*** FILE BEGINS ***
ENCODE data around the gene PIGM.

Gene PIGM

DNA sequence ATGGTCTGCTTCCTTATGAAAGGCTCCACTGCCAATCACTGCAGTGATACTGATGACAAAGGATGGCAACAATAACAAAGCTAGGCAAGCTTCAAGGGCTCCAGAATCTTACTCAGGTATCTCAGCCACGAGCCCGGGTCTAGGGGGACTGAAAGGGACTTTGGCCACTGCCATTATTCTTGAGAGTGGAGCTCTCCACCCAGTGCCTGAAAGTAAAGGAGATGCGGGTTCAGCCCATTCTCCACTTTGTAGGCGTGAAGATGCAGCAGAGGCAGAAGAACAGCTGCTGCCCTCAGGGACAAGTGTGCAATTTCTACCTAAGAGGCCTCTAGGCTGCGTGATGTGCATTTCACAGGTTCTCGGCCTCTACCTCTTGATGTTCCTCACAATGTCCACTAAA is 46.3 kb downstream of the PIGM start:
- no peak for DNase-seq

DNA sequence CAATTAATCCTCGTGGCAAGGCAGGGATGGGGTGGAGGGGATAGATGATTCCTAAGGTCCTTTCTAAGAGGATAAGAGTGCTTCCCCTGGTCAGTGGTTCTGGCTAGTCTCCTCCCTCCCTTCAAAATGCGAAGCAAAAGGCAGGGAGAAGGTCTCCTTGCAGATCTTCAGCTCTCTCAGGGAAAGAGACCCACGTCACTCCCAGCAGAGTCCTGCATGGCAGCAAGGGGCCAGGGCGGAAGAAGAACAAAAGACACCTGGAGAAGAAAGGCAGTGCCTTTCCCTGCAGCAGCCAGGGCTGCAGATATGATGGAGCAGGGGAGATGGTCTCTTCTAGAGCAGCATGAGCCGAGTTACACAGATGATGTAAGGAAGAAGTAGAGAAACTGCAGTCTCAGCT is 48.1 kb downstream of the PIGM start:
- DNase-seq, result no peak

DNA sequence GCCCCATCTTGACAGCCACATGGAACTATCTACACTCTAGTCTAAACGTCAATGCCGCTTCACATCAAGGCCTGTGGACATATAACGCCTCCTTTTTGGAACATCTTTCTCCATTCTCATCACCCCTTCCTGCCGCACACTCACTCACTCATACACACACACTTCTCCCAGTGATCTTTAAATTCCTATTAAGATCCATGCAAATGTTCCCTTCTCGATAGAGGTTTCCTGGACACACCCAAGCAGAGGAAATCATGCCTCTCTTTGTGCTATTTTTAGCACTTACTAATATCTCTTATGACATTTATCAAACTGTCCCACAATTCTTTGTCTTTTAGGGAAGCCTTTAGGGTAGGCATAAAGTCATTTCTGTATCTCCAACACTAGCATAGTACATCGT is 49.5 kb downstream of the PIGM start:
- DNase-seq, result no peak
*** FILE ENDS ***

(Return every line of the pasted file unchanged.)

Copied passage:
ENCODE data around the gene PIGM.

Gene PIGM

DNA sequence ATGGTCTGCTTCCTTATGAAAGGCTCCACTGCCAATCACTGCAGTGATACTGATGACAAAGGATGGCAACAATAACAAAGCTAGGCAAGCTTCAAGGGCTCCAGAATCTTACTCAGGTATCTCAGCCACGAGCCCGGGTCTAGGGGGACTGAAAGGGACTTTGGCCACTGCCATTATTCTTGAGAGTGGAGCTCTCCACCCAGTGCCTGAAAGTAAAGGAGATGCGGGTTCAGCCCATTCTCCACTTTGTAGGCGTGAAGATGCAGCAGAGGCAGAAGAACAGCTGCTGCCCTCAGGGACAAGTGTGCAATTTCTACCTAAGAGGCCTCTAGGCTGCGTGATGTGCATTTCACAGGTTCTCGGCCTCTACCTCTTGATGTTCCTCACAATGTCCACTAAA is 46.3 kb downstream of the PIGM start:
- no peak for DNase-seq

DNA sequence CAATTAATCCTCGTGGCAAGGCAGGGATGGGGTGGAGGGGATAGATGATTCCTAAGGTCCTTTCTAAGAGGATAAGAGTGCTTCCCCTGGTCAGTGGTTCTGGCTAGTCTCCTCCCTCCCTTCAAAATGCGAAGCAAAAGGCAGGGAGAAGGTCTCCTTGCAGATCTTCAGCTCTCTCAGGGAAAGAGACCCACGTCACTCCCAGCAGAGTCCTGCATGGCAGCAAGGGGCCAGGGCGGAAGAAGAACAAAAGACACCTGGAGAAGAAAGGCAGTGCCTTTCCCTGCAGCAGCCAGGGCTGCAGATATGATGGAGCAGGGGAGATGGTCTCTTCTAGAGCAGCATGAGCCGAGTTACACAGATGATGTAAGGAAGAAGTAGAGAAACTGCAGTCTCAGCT is 48.1 kb downstream of the PIGM start:
- DNase-seq, result no peak

DNA sequence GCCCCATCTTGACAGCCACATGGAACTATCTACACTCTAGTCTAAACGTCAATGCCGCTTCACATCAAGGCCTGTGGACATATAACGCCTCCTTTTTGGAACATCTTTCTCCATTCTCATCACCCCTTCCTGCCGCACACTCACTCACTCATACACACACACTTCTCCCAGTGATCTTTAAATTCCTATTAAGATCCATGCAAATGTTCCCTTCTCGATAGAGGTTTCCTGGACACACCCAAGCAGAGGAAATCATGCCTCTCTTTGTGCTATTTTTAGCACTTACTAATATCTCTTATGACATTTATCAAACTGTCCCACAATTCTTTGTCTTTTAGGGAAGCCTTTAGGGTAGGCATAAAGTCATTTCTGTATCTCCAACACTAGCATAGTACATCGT is 49.5 kb downstream of the PIGM start:
- DNase-seq, result no peak